Two-dimensional materials have risen in popularity as a desired material for membrane in the last decade. Nanoporous single-layer graphene, prepared by incorporating subnanometer vacancy defects in the graphene lattice, is highly promising for high flux gas separation because the resistance to diffuse is controlled by a single transition state at the nanopore [1–3]. Molecular sieving resolution (MSR), defined as the difference in the kinetic diameters of molecules to be separated, of a fraction of an angstrom has been predicted, allowing separation of industrially-relevant mixtures such as CO2/N2, CO2/CH4, O2/N2, etc, allowing graphene-based membranes to compete with those from zeolites and carbon molecular sieves. However, the realization of single-layer graphene membranes for gas separation has been hampered because of the difficulty in controlling the nucleation and growth of vacancy defects in graphene.
Modification of membrane surfaces by grafting polymer brushes from the surface has been shown to impart unique surface properties. Here we focus on magnetically responsive membranes where magnetically responsive polymer chains are grown from the membrane surface. We have developed a range of microfiltration1, ultrafiltration2 and nanofiltration3 membranes by grafting magnetically responsive polymer brushes from the membrane surface. Atom transfer radical polymerization (ATRP) has been used to graft poly-hydroxyethyl methacrylate (polyHEMA) from the surface of the membrane. Superparamagnetic nanoparticles have been attached to the chain ends. In an oscillating magnetic field, movement of the magnetically responsive nanobrushes leads to suppression of concentration polarization resulting in higher permeate fluxes and better rejection. We have also grafted poly(N-isopropylacrylamide) a thermo-responsive polymer that exhibits a lower critical solution temperature, using ATRP, from the surface of the membrane4. By carefully choosing the frequency of the oscillating magnetic field, movement of the polymer chains can induce mixing. Using much higher frequencies, around 1,000 Hz, heating will lead to collapse of poly(N-isopropylacrylamide) layer as the temperature of the grafted polymer layer increase above the lower critical solution temperature of the grafted poly(N-isopropylacrylamide).
Unlike nanofiltration and microfiltration membranes where the majority the polymer chains are grafted from the barrier layer or the inside pore surface respectively, in the case of ultrafiltration membranes significant grafting can occur from both the barrier layer and the internal pore surface. In addition, given the smaller pore sizes compared to microfiltration membranes, pore plugging by the grafted polymer chains must be avoided. We have developed a novel technique to selectively graft from the external barrier layer and not the internal membrane pore surface. We show that the magnetically responsive polymer brushes can have a significantly different effect on rejection and flux of model feed streams consisting of proteins such as bovine serum albumin, depending on their location on the membrane barrier layer or in the pores. Our work highlights the importance of being able to control not only the three-dimensional structure of the grafted polymers but also their location; from the membrane barrier layer or from the inside pore surface.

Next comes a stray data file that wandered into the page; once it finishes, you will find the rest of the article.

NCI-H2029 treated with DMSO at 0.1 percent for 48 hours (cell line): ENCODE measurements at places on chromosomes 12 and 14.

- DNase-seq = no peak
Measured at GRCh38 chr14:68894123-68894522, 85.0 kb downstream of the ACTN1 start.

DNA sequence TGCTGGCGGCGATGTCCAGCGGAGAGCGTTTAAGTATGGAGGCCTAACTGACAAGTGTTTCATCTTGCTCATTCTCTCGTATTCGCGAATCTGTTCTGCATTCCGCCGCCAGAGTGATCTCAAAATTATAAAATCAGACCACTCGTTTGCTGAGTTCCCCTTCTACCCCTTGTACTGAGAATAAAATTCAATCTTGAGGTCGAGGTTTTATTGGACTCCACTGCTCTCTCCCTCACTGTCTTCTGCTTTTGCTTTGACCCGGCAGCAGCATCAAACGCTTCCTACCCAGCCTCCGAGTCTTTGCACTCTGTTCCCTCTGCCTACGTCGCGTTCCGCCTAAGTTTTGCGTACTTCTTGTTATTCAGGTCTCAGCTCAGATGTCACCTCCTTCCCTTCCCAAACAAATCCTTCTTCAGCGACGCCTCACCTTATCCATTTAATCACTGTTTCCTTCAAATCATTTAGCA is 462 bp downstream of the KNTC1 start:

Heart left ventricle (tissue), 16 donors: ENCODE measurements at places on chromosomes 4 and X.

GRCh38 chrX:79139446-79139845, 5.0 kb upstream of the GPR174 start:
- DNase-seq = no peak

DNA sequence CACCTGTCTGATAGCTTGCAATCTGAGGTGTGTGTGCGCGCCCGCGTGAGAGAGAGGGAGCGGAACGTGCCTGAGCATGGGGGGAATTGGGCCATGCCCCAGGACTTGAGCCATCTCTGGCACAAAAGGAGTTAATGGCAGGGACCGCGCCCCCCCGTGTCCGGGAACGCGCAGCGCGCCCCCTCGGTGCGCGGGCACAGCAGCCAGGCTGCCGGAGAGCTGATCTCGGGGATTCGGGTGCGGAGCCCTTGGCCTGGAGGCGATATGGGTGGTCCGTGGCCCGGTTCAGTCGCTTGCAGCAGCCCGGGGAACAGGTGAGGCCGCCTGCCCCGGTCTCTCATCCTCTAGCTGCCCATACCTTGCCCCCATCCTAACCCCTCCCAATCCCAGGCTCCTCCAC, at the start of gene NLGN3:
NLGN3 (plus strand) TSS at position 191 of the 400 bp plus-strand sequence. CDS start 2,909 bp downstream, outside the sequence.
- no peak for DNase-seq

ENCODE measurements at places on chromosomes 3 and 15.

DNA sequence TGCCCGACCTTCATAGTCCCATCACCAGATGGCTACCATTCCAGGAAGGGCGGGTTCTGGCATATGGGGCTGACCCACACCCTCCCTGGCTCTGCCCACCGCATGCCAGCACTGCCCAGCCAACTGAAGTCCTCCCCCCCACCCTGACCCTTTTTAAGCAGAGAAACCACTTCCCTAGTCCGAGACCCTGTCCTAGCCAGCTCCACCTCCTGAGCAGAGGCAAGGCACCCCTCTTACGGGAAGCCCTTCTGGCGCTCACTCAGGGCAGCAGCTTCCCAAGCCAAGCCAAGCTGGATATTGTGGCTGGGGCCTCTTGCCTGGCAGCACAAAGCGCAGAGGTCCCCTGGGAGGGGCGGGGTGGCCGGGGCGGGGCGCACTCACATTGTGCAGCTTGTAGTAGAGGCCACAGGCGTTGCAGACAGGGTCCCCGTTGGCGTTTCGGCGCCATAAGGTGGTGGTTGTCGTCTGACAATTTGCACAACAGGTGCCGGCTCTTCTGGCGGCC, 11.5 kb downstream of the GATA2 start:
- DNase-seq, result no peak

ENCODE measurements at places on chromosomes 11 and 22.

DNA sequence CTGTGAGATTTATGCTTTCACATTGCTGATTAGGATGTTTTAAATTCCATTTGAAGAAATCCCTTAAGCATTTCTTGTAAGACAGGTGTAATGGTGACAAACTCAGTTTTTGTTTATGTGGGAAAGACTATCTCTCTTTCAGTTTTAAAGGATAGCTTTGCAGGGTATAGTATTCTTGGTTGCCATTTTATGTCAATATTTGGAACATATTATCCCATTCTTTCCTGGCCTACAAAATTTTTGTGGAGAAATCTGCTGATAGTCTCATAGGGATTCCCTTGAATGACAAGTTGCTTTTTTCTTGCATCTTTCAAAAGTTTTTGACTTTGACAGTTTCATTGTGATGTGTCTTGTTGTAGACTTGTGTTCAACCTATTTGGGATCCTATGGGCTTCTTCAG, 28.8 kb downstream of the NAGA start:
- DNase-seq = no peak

References 1. H. H. Himstedt, Q. Yang, X. Qian, S. R. Wickramasinghe, M. Ulbricht (2012), Toward remote-controlled valve functions via magnetically responsive capillary pore membranes’, J Membr. Sci., 423, 257-266. 2. B. M. Carter, A. Sengupta, X. Qian, M. Ulbricht, S. R. Wickramasinghe (2018), Controlling external versus internal pore modification of ultrafiltration membranes using surface-initiated AGET-ATRP, J Membr. Sci, 554, 109-116. 3. Q. Yang, Q., H. H. Himstedt, M. Ulbricht, X. Qian, X., S. R. Wickramasinghe, Designing magnetic field responsive nanofiltration membranes, J Membr. Sc., 430 (2013) 70-78. 4. X. Qian, Yang, Q., Vu, A. T., Wickramasinghe, S. R. (2016), ‘Localized Heat generation from Magnetically Responsive Membranes’, Industrial & Engineering Research, 55 (33), 9015-9027.